Noble offers practical steps to preserve the church’s witness in this secular age. Although my generation often includes and sometimes prioritizes more assertive proposals to directly affecting positive cultural change, there is certainly an important need to preserve the witness of the church.
The personal habits of disruption Noble describes were easy for me to resonate with because, as an artist, I recognize the need to be attentive to the beauty that surrounds us everyday and thank God for His creation.
The blue violet of a blooming hydrangea, the way the light falls across the various planes of the homes across the street, the pattern and variation in the bark of eucalyptus trees, or the endless colors and formations of the clouds in the sky are some of the things that daily catch my attention and remind me God has created this world with beauty.
Our home is filled with objects that point to meaning, such as pitchers in the bathroom alluding to purification through Christ, rocks collected from special places alluding to the solid and unchanging nature of God, or the original artwork on the walls alluding to the artist’s expression of creativity as an image-bearer of God. This is part of what Noble means by living allusively.
Noble describes how saying grace before meals in public places is also a personal habit of disruption. He is quite clear that we must not say grace in public to signal our faith but rather to express our gratitude to God for His provision. This simple act alone defies the secular notion that belief in God is only a private preference. The act acknowledges God’s transcendent reality and therefore rejects the notion that our faith must be kept out of the public square.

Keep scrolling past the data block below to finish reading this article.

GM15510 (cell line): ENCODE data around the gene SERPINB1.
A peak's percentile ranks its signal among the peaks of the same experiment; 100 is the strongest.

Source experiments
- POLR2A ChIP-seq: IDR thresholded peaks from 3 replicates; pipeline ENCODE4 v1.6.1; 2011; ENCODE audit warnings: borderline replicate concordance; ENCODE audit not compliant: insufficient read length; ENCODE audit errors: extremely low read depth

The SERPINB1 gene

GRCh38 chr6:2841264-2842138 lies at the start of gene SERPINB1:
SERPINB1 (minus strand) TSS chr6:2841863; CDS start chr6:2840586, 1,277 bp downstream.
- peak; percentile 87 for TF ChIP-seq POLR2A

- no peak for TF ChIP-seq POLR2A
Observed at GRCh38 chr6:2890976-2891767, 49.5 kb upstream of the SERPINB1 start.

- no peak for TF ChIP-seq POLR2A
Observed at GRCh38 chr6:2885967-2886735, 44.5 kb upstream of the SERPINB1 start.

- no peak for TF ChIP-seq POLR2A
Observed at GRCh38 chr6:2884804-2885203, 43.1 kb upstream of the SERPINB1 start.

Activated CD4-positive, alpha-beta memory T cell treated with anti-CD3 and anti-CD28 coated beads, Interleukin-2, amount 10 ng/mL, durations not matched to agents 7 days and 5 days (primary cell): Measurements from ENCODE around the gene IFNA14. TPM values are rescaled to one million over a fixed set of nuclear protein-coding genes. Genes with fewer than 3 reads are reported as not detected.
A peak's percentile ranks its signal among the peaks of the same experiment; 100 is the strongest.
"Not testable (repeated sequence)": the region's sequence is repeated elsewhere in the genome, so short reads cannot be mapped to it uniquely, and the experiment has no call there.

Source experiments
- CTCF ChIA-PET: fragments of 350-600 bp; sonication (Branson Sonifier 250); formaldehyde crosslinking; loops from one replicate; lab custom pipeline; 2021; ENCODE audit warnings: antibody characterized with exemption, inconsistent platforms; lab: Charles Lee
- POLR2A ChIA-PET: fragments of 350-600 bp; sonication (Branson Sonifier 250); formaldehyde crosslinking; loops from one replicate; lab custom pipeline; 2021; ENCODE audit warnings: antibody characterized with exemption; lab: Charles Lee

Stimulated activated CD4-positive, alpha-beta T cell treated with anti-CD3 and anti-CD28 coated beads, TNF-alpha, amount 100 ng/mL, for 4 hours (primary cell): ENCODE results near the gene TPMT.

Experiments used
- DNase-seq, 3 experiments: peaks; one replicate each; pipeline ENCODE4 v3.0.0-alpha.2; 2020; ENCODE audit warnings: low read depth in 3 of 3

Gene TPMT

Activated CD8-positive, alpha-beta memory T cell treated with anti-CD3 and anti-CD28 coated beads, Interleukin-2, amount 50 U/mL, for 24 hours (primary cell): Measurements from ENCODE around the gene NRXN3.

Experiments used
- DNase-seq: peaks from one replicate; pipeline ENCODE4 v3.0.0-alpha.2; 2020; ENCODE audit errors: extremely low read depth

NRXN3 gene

Noble goes on to describe saying grace as a disruptive witness because it “challenges a materialist account of provision.” He says the materialist view of the food in front of them might, though unlikely, cause one to see “the purely material world as a kind of nearly transcendent gift that requires our admiration,” or cause one to be grateful for the idea of the vast Earth, or cause one to think of the human potential for greatness displayed in the efficient and economical production of such fine food. But, most likely won’t cause any thought at all, as food is simply taken as a given.
“What is uncommon,” Noble states, “is the view that whatever food lies before us is a gift from a personal God who provides for us because he loves us.”
He goes on to say that the more distant we are from the growing of crops the less likely we are to see our food as gift from God.
“If I am thankful to the cook or the restaurant chain or capitalism or modern farming techniques or my job that allows me to afford the food,” Noble writes, “I am still fundamentally accepting that the food before me is completely the result of processes in the material world.”
Instead, we need to be thankful “to a personal God whose common grace provides for us all.”
This is where I believe we must take a deeper look through the lens of the theology of work.
We know God created the world (Gen. 1:1) and then He created human beings in His image to continue the creation of whatever else humans would need for flourishing (Gen. 1:26-28). It was and is God’s created order to have humans participate in creating societies, cultures, and products for the benefit of humans and to His glory.
Of course it’s all been marred by sin (Gen. 3:15-19), but God’s mandate still stands and humans have continued to create cultures and societies throughout the ages.